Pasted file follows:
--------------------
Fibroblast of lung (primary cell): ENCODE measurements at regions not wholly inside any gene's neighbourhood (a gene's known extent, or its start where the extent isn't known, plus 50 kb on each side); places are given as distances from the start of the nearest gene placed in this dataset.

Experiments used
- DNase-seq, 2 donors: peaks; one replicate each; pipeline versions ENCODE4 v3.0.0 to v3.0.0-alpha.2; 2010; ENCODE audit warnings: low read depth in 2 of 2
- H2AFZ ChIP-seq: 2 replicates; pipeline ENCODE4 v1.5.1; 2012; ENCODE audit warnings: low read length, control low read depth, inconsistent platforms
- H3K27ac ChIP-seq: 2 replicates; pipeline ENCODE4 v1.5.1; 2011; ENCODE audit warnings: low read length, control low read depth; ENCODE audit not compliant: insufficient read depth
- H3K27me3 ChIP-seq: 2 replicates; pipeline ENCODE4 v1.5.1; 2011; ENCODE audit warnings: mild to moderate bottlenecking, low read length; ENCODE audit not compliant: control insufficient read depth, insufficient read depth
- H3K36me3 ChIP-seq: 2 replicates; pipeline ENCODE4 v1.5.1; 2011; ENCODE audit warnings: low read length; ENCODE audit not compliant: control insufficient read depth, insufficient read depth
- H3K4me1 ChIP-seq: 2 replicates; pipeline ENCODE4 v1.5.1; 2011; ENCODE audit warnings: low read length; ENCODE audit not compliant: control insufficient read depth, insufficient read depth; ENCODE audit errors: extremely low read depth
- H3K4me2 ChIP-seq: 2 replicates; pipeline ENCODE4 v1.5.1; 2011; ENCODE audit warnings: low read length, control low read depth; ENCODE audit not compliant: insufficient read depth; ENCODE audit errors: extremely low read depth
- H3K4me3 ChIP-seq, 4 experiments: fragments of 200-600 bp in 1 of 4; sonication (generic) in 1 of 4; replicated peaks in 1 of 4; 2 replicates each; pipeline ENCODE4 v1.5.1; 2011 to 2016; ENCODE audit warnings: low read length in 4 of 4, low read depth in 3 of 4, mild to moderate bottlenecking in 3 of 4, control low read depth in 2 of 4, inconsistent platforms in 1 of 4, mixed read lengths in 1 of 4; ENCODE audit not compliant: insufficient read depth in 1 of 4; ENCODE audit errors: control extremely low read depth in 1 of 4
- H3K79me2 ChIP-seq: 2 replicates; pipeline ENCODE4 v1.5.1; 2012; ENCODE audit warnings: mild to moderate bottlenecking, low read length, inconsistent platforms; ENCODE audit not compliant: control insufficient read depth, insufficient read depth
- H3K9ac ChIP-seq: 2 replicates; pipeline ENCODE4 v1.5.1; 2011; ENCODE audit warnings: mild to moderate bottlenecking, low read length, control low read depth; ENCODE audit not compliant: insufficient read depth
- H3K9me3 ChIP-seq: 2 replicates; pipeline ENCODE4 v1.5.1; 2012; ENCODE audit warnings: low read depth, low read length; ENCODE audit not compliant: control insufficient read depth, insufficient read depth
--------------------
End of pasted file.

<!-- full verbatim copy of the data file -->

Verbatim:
Fibroblast of lung (primary cell): ENCODE measurements at regions not wholly inside any gene's neighbourhood (a gene's known extent, or its start where the extent isn't known, plus 50 kb on each side); places are given as distances from the start of the nearest gene placed in this dataset.

Experiments used
- DNase-seq, 2 donors: peaks; one replicate each; pipeline versions ENCODE4 v3.0.0 to v3.0.0-alpha.2; 2010; ENCODE audit warnings: low read depth in 2 of 2
- H2AFZ ChIP-seq: 2 replicates; pipeline ENCODE4 v1.5.1; 2012; ENCODE audit warnings: low read length, control low read depth, inconsistent platforms
- H3K27ac ChIP-seq: 2 replicates; pipeline ENCODE4 v1.5.1; 2011; ENCODE audit warnings: low read length, control low read depth; ENCODE audit not compliant: insufficient read depth
- H3K27me3 ChIP-seq: 2 replicates; pipeline ENCODE4 v1.5.1; 2011; ENCODE audit warnings: mild to moderate bottlenecking, low read length; ENCODE audit not compliant: control insufficient read depth, insufficient read depth
- H3K36me3 ChIP-seq: 2 replicates; pipeline ENCODE4 v1.5.1; 2011; ENCODE audit warnings: low read length; ENCODE audit not compliant: control insufficient read depth, insufficient read depth
- H3K4me1 ChIP-seq: 2 replicates; pipeline ENCODE4 v1.5.1; 2011; ENCODE audit warnings: low read length; ENCODE audit not compliant: control insufficient read depth, insufficient read depth; ENCODE audit errors: extremely low read depth
- H3K4me2 ChIP-seq: 2 replicates; pipeline ENCODE4 v1.5.1; 2011; ENCODE audit warnings: low read length, control low read depth; ENCODE audit not compliant: insufficient read depth; ENCODE audit errors: extremely low read depth
- H3K4me3 ChIP-seq, 4 experiments: fragments of 200-600 bp in 1 of 4; sonication (generic) in 1 of 4; replicated peaks in 1 of 4; 2 replicates each; pipeline ENCODE4 v1.5.1; 2011 to 2016; ENCODE audit warnings: low read length in 4 of 4, low read depth in 3 of 4, mild to moderate bottlenecking in 3 of 4, control low read depth in 2 of 4, inconsistent platforms in 1 of 4, mixed read lengths in 1 of 4; ENCODE audit not compliant: insufficient read depth in 1 of 4; ENCODE audit errors: control extremely low read depth in 1 of 4
- H3K79me2 ChIP-seq: 2 replicates; pipeline ENCODE4 v1.5.1; 2012; ENCODE audit warnings: mild to moderate bottlenecking, low read length, inconsistent platforms; ENCODE audit not compliant: control insufficient read depth, insufficient read depth
- H3K9ac ChIP-seq: 2 replicates; pipeline ENCODE4 v1.5.1; 2011; ENCODE audit warnings: mild to moderate bottlenecking, low read length, control low read depth; ENCODE audit not compliant: insufficient read depth
- H3K9me3 ChIP-seq: 2 replicates; pipeline ENCODE4 v1.5.1; 2012; ENCODE audit warnings: low read depth, low read length; ENCODE audit not compliant: control insufficient read depth, insufficient read depth